Esline -> Arp Solina string Ensemble. Amazing stuff. Has echo, phaser and chorus. Really good Jarre sounds in the soundbank.

ODsay -> Arp Odissey

Ocet -> Some kind of 6-channel drum machine in a tolex case with handle on top..I easily hacked out a track pressing buttons. Each instrument can be fine tuned with little pots if you click on the blinking "casettes" on the right side.

Tapeotronic -> Mellotron w/ 3 sounds. I believe they are real Mellotron multisamples. Flutes, Strings and Male Choir.

Rhythmus -> Korg Sm-20 (i'm not sure of this one) Sound alot like the Korg Minipops Jarre used on many old songs.
I think it is, because I randomly clicked the rythm buttons and suddenly had something near identical to the Oxygene IV rythm.

Re: Great free synth pack

Posted: Sat May 23, 2009 5:32 pm
by stephen
+1 for the Jarre sounds, the phased string effect is great. And I found Oxygene 4 too :D

Good to know they are being developed further. I've had a quick play with them and they do sound good.

Re: Great free synth pack

Posted: Sat May 23, 2009 11:43 pm
by Bitexion
Interesting article about the davoli synth on soundonsounds retro feature. Tells you what those grey keys actually do.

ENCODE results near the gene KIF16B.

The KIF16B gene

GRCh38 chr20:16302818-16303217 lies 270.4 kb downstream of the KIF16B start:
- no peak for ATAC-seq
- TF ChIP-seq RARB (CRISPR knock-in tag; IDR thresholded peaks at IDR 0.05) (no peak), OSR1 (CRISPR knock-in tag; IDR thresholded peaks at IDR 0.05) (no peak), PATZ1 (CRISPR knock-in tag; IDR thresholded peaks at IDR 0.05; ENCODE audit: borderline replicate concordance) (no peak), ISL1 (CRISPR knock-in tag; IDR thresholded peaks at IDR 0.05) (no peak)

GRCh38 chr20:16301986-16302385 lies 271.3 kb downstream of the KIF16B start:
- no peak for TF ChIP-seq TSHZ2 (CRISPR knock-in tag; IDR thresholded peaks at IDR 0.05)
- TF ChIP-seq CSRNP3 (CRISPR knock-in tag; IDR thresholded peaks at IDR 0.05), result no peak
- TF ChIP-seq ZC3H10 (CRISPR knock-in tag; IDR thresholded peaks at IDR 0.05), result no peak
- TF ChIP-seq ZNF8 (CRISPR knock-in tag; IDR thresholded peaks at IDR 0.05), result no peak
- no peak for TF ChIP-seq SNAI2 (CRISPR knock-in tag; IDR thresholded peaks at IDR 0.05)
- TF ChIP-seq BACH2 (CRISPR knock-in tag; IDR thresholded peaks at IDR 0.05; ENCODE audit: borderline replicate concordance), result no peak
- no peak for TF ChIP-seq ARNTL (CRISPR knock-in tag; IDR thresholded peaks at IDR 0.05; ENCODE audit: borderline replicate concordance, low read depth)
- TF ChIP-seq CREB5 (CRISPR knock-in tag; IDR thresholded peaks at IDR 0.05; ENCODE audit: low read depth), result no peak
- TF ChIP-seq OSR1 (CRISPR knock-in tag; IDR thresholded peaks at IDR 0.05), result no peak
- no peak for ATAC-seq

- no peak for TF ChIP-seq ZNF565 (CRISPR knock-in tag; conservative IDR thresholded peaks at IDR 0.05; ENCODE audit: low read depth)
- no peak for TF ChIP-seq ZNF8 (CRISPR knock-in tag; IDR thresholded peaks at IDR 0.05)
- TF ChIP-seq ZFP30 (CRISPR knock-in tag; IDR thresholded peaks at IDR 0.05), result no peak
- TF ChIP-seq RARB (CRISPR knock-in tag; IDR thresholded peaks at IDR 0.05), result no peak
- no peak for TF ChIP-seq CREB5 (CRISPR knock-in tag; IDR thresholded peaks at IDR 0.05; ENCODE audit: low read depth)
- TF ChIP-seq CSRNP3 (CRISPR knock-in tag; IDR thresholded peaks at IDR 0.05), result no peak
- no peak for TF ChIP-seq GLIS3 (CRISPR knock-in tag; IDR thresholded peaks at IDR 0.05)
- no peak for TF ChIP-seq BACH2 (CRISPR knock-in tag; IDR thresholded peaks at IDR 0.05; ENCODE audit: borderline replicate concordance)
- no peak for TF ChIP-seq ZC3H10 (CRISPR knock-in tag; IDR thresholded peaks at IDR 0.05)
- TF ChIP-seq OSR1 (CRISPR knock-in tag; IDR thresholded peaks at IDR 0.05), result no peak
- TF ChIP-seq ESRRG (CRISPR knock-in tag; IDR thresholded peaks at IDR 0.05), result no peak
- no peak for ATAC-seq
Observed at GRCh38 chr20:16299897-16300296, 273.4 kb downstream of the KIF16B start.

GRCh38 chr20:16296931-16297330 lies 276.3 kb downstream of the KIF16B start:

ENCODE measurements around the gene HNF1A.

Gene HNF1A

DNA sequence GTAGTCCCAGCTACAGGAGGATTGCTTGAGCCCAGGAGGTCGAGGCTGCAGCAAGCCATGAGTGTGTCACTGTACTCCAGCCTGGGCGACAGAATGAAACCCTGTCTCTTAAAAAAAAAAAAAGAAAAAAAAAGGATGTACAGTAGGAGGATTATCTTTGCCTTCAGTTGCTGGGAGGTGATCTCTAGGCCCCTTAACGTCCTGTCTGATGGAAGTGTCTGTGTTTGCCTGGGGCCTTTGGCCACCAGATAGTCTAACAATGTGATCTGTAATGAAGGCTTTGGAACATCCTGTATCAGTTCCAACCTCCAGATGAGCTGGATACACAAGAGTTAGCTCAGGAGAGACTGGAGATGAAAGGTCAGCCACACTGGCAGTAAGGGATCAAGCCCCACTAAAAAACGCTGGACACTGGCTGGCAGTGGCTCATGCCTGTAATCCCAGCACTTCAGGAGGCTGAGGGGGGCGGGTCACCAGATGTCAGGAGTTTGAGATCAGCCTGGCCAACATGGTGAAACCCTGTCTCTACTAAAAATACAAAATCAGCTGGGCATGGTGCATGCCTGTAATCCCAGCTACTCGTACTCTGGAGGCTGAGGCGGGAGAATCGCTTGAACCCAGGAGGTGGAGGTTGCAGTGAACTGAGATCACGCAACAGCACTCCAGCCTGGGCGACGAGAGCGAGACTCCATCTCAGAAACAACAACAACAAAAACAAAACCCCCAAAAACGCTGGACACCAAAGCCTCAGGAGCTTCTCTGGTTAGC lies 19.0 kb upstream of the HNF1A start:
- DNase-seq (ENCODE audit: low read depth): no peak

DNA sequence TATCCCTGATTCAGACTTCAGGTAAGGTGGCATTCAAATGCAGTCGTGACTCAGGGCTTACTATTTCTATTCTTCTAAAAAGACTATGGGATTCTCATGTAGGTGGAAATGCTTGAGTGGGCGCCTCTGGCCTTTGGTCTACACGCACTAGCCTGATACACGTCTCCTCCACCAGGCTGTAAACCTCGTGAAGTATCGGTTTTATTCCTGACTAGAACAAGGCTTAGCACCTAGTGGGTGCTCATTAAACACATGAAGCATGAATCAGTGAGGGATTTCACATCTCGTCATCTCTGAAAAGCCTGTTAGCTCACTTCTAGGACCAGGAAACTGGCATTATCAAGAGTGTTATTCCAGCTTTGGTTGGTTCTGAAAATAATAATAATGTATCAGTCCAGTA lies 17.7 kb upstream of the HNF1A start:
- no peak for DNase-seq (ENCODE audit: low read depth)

They actually turn on and off all the control buttons. Grey keys are for the whole octave select part, the black for the others. Interesting. ... lisint.htm

"If you played the Davolisint with your right hand alone, you were not going to get very much from it. The sound ranged from a buzz to a rasp, with no filtering or shaping, and just vibrato to animate things. In fact, it was little different from playing a Vox Continental monophonically. The only things that gave it any sort of 'synth' quality were portamento and the ability to detune the two oscillators to produce a fatter sound, or to tune them at intervals such as a third or fifth. Or, of course, to detune them and apply portamento. Or detune them, apply portamento, and then add different speeds and depths of vibrato to each oscillator. Hmm... despite its limitations, it wasn't much like an organ at all, was it?